SMUD’s eagle cam is live on the Web!
Nesting bald eagles’ behavior streamed live by camera system installed 185 feet up a tree
Ever want to get up close and personal to the majestic bald eagle? Well, now anyone can tune in and see and hear in live streaming video. Last fall, SMUD partnered with the U.S. Forest Service, Eldorado National Forest to install a camera system 185 feet up in a large ponderosa pine on Sunset Peninsula at Union Valley Reservoir in the Crystal Basin Recreation Area.The camera system provides an excellent diversion for families with children who are at home doing distance learning to see the eagles in their natural habitat.
High-definition cameras are poised to view a pair of bald eagles that utilize the tree to nest each year. Microphones record the eagles’ sounds that can be heard in the existing nest that is about four feet in diameter. The camera system, its modem and the remote control are battery-powered and charged with solar panels.
“This remote camera system offers a rare glimpse into the nesting behaviors of these fantastic birds of prey and demonstrates SMUD’s commitment to environmental stewardship,” said Frankie McDermott, SMUD Chief Energy Delivery Officer. “For children who are learning from home during the COVID-19 crisis, the eagle camera system provides an entertaining diversion that is also very educational.”
In March, a heavy snowstorm forced the eagles to abandon the nest and their recently laid eggs. The eggs were lost to the cold, but the eagles have returned and started repairing the nest.
The live stream can be found at SMUD.org/Eagles. The web page also includes recorded video vignettes and photos archived in a gallery so viewers can watch when the eagles are not in the camera view as they frequently leave the nest throughout the day.
The project is part of SMUD’s 50-year license to operate the Upper American River Project (UARP), SMUD’s hydroelectric system in the Sierra, and includes $150 million in upgrades and enhancements to existing recreation facilities related to SMUD’s hydroelectric power plants throughout the Crystal Basin Recreational Area, mostly around SMUD reservoirs. As part of the UARP license, SMUD is committed to monitoring the nesting status of bald eagles at several of its Crystal Basin reservoirs annually as part of a larger natural resource monitoring program.
Each year SMUD sends out biologists at least three times during the breeding season to look for and document the birds’ nesting status. While the camera isn’t a requirement of the license monitoring program, using it to monitor the eagles will provide new insights into the local eagles’ behavior while providing a great opportunity for the public to experience these incredible birds up close and personal. SMUD takes its stewardship role very seriously and works closely with multiple agencies to ensure protection of the valuable natural resources that we are privileged to work alongside.
SMUD and USFS worked to install the equipment last winter. SMUD provided the camera equipment and USFS provided experienced tree climbers to install the equipment. It took a team of at least four climbers almost two days to haul the camera equipment up into the massive 5-foot in diameter tree and install it. The solar panels that power everything are too heavy and bulky, so a SMUD bucket truck was brought in to do the installation of the panels.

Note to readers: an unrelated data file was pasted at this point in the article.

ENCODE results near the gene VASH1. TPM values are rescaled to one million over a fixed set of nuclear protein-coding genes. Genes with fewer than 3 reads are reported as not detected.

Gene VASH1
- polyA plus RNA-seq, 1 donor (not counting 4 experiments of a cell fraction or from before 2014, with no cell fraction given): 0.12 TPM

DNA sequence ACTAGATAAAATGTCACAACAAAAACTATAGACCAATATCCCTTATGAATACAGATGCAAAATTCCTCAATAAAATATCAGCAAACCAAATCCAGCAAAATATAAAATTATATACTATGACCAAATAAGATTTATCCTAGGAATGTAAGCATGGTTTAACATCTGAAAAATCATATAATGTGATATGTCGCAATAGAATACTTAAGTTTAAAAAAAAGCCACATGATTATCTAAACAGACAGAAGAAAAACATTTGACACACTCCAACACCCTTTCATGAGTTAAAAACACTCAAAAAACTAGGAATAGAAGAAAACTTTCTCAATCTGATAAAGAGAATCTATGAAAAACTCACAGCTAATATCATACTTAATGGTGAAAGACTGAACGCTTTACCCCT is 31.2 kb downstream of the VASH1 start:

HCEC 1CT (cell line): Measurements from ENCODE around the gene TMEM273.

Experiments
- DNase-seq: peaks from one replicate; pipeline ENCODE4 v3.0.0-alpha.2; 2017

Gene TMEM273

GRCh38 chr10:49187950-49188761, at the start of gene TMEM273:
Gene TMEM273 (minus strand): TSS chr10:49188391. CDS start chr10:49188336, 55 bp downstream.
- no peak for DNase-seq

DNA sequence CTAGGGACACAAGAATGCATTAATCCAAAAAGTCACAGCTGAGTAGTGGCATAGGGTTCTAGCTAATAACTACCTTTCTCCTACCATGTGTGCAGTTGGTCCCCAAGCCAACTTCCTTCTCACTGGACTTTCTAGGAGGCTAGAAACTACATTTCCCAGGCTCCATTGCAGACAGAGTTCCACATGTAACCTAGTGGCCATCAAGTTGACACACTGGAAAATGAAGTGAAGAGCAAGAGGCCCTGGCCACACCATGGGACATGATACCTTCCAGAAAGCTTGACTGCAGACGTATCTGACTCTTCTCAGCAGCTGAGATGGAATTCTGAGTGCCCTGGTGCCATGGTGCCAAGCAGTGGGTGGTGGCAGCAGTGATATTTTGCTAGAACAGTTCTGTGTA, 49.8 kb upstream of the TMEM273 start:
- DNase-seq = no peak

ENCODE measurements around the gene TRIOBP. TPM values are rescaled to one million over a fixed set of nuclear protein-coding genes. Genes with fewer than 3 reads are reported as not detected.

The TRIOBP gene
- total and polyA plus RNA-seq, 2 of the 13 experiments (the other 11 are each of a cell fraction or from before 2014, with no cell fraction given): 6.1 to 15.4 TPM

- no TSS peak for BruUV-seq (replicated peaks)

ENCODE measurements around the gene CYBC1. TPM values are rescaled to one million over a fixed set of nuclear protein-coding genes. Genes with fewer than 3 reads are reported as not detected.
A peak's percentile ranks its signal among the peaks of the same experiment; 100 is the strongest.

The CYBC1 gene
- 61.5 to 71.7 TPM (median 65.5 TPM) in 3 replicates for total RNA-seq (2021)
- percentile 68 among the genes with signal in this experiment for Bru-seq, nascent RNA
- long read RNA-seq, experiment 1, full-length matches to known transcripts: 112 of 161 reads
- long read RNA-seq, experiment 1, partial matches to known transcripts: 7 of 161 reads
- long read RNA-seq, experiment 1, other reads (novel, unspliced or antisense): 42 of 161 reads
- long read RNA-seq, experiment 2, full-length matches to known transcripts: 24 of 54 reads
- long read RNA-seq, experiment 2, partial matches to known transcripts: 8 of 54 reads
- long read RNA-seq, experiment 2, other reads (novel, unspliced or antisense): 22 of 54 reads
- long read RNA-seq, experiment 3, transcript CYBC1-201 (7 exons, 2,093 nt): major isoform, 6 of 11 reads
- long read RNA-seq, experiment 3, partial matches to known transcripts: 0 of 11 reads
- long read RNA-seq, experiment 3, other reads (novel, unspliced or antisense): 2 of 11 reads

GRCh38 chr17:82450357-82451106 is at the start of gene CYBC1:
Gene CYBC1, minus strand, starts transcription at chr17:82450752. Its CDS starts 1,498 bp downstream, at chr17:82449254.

Since 1957, SMUD has partnered with the U.S.Forest Service to make Crystal Basin a spectacular destination in the Sierra Nevada. It’s not only home to the UARP hydroelectric system, but is also open to the public for enjoyment of outdoor recreation.
These projects were agreed to in SMUD’s 50-year hydroelectric operating license issued by the Federal Energy Regulatory Commission (FERC) in 2014 for the UARP, which is almost entirely within the Eldorado National Forest.
The UARP’s power plants generate about 700 megawatts of clean, non-carbon-emitting power and can provide about 20 percent of SMUD customers’ power needs, which is especially valuable in hot summer months.
SMUD is committed to the communities it serves and where it builds infrastructure and is a long-standing member of the El Dorado County community. SMUD continues to work with partners on fire prevention efforts, community development, road maintenance and environmental monitoring while working on other important projects in the county.
SMUD also remains committed to recreation improvements in the area and is delivering on the schedule outlined in the license. The improvements to existing campgrounds, hiking and biking trails, roads and boat ramps, as well as constructing additional facilities, will create additional demand and bring more visitors into El Dorado County along with many new recreation dollars spent at local businesses.
SMUD continues to have a significant presence in El Dorado County with about 85 employees based at its hydroelectric maintenance headquarters at Fresh Pond with a local payroll and local expenditures well over $15 million per year. About 200 SMUD employees call El Dorado County home, sending their kids to local schools, buying goods and services locally, and contributing to the county’s tax base.